9.  “…you are to be praying all the time, to make your every breath a prayer.  As my former pastor loved to say prayer is ‘spiritual breathing.'”  p. 266

10.  “Diamonds are the hardest substance on earth.  And you, dear one, will resemble a diamond when you gather up the conditions and concerns of your life and ‘take it to the Lord in prayer.’  You will become, in a good sense, hard, tough, solid, powerful, confident, full-of-faith.” p. 272

Q4U:  What’s the best book you have read on the subject of prayer?  Do you have any advice for a sister who is trying to create a more consistent prayer life?

I am passionate about the subject of marriage and write about it frequently. Check out all my marriage posts here.

My one-word focus for the year is “fruitilicious.” Find out what that means here.

Thanks for stopping by! I would love to connect with you on Facebook, Twitter, or Pinterest.


Photo Credit:  Curtis Copeland, Copeland Photography

Top 10 Quotes on The Disciplines of a Godly Woman

roses and rings

Discipline is a daily goal in marriage.  If you let your guard down, the enemy (who happens to really hate marriage) slips in and causes all sorts of havoc.  That’s why when I ran across a book called Disciplines of a Godly Woman I picked it up and took it home with me.  It was not easy reading — you see, I am at heart a selfish person.  I would much rather sit on the couch and eat oreos than read a book about being disciplined.  But, I love my husband, and I want our marriage to work.  So, I read the book from cover to cover.

This book was written by Barbara Hughes, who has over 40 years of experience as a wife, mother, and women’s ministry leader.  She doesn’t mince words — she honestly explains that being a godly woman will require me to say “no” to myself and “yes” to God and my husband.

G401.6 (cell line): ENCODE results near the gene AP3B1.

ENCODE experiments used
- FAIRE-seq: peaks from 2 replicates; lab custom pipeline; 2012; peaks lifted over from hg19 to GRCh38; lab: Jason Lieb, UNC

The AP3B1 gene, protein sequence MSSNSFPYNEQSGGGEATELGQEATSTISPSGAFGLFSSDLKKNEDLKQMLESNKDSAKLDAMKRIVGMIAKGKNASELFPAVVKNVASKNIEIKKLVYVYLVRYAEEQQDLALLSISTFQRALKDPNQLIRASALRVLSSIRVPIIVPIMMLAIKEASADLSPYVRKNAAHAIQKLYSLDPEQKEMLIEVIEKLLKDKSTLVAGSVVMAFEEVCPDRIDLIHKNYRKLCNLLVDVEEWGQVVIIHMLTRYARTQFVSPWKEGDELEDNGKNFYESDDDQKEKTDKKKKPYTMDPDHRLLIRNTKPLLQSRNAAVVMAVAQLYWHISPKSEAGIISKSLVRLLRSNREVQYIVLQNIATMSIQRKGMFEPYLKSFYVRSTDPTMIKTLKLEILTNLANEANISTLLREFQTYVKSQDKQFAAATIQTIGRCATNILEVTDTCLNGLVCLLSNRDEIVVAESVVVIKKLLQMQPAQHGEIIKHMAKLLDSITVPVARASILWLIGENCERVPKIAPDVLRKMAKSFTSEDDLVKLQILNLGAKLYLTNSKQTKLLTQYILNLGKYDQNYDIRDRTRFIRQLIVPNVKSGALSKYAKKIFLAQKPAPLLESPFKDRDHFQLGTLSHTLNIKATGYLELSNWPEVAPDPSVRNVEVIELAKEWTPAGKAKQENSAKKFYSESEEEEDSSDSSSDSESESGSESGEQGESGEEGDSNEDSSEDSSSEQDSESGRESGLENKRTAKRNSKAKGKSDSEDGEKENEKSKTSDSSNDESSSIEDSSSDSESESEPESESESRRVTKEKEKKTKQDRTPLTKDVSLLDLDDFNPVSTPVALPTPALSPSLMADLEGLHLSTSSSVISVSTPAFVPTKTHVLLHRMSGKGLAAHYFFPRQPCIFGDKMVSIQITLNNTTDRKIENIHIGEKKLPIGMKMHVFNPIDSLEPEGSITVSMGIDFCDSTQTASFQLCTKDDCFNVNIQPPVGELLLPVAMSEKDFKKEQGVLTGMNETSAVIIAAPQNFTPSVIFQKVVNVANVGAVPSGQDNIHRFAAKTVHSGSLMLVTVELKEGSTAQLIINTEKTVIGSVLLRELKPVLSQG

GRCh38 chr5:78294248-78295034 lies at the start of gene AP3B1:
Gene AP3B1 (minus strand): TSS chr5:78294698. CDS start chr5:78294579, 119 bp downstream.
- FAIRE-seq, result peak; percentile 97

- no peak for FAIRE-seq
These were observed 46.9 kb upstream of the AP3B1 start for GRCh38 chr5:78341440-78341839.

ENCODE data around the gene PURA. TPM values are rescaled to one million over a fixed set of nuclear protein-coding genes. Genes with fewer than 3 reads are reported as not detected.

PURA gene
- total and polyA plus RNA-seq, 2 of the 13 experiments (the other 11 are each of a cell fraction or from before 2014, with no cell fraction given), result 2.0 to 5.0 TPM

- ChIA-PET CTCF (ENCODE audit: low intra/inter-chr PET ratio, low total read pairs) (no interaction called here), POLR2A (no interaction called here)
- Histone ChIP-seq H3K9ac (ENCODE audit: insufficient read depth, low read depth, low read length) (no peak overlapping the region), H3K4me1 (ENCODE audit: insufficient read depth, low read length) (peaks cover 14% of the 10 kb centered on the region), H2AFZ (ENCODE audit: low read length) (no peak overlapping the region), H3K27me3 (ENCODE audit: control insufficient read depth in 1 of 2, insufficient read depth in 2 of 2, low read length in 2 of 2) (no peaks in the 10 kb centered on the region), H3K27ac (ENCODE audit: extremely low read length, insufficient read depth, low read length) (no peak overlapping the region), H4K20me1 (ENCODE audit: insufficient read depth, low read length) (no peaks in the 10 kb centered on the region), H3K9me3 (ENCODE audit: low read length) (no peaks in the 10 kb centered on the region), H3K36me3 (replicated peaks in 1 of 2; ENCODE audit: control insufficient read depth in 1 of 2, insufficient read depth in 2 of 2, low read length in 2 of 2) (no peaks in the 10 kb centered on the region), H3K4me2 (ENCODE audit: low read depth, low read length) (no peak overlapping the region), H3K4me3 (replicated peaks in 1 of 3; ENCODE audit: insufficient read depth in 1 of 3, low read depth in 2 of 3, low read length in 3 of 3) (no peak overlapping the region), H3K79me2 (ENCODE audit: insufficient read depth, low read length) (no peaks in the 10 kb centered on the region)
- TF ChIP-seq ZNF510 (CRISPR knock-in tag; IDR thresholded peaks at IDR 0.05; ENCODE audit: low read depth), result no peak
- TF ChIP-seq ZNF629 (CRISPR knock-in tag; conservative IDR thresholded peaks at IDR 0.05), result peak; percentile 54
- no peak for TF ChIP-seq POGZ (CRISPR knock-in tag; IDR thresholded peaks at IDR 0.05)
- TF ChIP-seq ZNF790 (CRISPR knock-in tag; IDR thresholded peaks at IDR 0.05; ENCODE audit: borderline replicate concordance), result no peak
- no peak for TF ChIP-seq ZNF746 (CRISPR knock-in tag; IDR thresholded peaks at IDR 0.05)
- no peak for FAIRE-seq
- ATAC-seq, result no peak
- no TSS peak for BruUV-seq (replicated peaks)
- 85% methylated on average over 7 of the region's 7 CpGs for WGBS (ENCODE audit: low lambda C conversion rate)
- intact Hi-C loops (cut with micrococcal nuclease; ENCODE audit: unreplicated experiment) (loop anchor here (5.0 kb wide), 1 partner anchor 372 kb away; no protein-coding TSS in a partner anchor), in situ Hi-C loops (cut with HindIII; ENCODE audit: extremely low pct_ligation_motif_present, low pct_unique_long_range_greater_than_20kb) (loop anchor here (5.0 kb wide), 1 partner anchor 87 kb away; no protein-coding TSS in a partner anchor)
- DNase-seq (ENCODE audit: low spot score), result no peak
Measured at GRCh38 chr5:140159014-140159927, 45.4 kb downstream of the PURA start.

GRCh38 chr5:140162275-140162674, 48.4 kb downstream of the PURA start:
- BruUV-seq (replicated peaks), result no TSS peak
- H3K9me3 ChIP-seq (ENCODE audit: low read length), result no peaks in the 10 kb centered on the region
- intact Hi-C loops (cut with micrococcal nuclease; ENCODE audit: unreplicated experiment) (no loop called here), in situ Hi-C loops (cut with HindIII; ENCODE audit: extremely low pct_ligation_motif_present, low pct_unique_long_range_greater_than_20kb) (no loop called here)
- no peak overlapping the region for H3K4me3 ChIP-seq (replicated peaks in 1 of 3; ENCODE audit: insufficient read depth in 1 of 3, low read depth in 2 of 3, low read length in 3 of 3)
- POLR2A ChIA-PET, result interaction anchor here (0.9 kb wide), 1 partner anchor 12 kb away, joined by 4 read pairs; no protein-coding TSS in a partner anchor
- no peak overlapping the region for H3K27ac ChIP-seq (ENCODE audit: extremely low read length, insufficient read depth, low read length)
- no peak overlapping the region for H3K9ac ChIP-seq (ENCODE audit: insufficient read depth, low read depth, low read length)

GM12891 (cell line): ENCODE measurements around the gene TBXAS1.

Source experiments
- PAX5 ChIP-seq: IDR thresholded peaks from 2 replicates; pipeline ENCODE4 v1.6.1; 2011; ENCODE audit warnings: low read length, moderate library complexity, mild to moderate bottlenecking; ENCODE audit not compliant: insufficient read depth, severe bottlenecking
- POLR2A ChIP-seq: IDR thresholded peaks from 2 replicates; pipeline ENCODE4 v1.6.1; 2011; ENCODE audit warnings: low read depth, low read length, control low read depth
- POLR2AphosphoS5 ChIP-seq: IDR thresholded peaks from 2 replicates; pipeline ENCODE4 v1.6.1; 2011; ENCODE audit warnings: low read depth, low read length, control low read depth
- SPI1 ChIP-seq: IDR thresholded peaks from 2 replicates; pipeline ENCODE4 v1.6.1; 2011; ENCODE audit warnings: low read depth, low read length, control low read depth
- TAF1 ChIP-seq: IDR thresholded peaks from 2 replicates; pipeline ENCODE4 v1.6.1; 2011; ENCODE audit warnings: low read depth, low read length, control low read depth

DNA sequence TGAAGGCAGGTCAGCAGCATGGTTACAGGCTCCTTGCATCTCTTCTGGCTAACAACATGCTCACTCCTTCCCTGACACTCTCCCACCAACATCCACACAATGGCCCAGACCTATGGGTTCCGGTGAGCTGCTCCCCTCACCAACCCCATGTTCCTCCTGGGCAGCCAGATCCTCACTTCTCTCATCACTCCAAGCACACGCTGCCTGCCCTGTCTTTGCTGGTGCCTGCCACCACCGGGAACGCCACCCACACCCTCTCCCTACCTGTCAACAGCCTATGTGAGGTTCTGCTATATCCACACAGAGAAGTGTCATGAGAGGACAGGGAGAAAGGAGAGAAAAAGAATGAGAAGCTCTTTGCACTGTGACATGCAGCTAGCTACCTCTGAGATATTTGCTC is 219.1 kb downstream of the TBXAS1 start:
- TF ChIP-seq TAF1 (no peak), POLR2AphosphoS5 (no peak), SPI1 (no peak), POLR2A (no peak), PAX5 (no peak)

Here are my top 10 quotes from the book:

1.  “All the disciplines of a godly woman are about submitting your will to God’s loving rule in daily life.  Reject the popular voices that entice you to put your needs first, to protect your self-interest and rights, to push at God-given boundaries.” p. 40

2.  On Prayer:  “We must always be looking up, even when driving to work or cleaning the house.” p. 48

3.  “Every woman who calls herself a Christian must understand that worship is the ultimate priority on her life.  Worship is what God wants from you and from me — every day.  Jesus made this clear when He chided busy, frenetic Martha when she was so critical of her sister’s sitting at Jesus’ feet…Mary chose the better part, and so can we.  pp. 62-63

4.  “The godly woman’s discipline of the mind is achieved through serious and continual exposure to God’s Word…This is all-important:  You can never have a Christian mind without regular reading of the Scriptures and serious Bible study.  Why is this?  Because you cannot be profoundly influenced by what you don’t know.  If you are filled with God’s Word, your life can then be informed and directed by God — your relationships at home, your parenting, your career, your ethical decisions, your internal moral life.” pp. 71-72